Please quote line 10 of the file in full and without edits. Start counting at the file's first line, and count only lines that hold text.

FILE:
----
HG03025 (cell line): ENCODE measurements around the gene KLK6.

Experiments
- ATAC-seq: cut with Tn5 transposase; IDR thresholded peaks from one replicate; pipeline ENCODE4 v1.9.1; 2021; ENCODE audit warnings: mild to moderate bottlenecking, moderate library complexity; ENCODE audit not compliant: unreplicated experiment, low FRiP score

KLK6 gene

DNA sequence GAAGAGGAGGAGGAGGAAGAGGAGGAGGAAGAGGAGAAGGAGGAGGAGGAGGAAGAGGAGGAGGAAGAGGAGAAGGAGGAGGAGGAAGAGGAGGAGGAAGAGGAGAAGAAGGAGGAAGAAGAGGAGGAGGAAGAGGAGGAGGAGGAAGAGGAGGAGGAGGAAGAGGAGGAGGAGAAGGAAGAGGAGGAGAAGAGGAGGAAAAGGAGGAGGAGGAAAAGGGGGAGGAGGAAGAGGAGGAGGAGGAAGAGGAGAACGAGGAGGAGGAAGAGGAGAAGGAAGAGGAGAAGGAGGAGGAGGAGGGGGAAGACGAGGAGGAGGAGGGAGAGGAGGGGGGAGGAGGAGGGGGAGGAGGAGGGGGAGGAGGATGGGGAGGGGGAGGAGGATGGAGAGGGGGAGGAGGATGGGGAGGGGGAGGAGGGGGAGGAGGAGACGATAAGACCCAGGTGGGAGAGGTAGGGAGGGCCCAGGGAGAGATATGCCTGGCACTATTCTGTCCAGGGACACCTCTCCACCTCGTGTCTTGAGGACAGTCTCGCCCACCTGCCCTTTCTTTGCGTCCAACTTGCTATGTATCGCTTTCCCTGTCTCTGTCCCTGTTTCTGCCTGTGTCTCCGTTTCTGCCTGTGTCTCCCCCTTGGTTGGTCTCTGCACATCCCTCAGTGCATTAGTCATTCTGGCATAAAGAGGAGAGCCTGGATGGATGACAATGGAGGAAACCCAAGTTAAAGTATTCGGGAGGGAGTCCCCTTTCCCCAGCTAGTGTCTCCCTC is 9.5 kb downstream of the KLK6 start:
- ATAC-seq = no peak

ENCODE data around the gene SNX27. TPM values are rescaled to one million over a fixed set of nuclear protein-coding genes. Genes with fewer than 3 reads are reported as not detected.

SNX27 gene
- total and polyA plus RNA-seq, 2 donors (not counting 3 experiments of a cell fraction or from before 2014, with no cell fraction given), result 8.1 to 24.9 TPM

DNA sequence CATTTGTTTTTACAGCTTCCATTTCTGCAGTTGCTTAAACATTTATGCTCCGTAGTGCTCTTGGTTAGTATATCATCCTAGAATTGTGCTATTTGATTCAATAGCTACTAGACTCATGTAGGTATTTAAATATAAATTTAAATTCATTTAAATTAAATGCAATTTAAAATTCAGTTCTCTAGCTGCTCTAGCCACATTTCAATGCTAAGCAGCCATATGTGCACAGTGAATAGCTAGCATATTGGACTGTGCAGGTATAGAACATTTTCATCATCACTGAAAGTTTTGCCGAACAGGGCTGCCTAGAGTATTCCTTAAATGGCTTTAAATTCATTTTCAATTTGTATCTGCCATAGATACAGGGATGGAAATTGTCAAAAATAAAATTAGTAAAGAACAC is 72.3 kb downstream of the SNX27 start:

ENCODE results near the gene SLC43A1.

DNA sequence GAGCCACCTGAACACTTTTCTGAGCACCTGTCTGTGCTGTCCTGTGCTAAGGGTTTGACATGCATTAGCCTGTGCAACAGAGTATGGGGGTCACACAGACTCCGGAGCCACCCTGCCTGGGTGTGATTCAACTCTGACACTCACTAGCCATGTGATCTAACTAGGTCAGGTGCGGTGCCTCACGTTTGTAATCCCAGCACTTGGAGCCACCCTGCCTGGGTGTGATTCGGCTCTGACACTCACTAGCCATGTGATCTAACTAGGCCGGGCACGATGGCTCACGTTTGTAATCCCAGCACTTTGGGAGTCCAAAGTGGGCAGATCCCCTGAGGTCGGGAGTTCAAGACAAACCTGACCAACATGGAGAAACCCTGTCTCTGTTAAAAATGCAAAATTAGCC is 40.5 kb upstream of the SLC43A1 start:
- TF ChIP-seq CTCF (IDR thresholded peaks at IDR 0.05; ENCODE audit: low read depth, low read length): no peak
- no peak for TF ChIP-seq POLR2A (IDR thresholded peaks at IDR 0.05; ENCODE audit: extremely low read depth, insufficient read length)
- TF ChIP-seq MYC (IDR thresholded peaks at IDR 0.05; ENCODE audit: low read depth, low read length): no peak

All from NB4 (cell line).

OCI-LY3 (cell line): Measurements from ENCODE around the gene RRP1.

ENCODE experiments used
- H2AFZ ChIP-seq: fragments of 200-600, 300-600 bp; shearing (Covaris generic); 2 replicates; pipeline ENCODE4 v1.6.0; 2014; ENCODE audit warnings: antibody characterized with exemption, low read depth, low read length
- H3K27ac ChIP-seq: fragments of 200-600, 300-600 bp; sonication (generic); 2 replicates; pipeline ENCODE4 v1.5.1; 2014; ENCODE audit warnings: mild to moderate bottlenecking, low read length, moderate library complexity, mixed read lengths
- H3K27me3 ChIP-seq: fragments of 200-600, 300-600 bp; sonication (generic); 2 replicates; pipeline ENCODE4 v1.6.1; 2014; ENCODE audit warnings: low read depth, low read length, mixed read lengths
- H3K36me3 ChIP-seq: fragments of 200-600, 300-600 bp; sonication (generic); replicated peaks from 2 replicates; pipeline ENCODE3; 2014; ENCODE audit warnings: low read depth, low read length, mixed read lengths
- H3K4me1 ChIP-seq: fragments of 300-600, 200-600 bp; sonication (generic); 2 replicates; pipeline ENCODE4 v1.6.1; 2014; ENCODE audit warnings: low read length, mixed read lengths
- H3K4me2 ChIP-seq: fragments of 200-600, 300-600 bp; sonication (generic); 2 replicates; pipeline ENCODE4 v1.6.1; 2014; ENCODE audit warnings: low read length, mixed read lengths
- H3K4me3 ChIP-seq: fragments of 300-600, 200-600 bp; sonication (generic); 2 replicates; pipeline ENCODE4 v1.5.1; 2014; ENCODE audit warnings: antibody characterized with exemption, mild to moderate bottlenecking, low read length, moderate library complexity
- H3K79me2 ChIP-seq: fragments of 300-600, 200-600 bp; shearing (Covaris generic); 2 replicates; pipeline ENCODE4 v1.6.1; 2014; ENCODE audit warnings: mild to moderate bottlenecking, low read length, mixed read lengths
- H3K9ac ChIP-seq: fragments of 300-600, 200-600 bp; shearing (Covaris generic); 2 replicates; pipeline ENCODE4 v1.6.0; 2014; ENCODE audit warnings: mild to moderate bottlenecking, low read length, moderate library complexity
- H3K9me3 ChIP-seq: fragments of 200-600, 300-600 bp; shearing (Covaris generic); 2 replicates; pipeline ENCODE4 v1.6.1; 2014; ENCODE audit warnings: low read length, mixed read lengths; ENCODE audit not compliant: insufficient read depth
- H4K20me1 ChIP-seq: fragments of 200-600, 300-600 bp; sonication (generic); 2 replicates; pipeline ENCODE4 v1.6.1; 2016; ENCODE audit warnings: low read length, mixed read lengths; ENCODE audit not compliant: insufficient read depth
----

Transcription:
DNA sequence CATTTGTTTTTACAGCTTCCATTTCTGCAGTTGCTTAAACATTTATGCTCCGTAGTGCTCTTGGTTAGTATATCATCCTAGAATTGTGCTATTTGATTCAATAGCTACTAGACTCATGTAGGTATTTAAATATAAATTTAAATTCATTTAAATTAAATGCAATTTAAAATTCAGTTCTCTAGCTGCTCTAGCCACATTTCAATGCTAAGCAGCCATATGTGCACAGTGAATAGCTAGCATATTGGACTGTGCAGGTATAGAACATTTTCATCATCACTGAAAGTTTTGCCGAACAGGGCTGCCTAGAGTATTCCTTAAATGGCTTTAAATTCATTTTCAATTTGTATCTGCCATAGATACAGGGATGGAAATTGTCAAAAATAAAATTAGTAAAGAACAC is 72.3 kb downstream of the SNX27 start: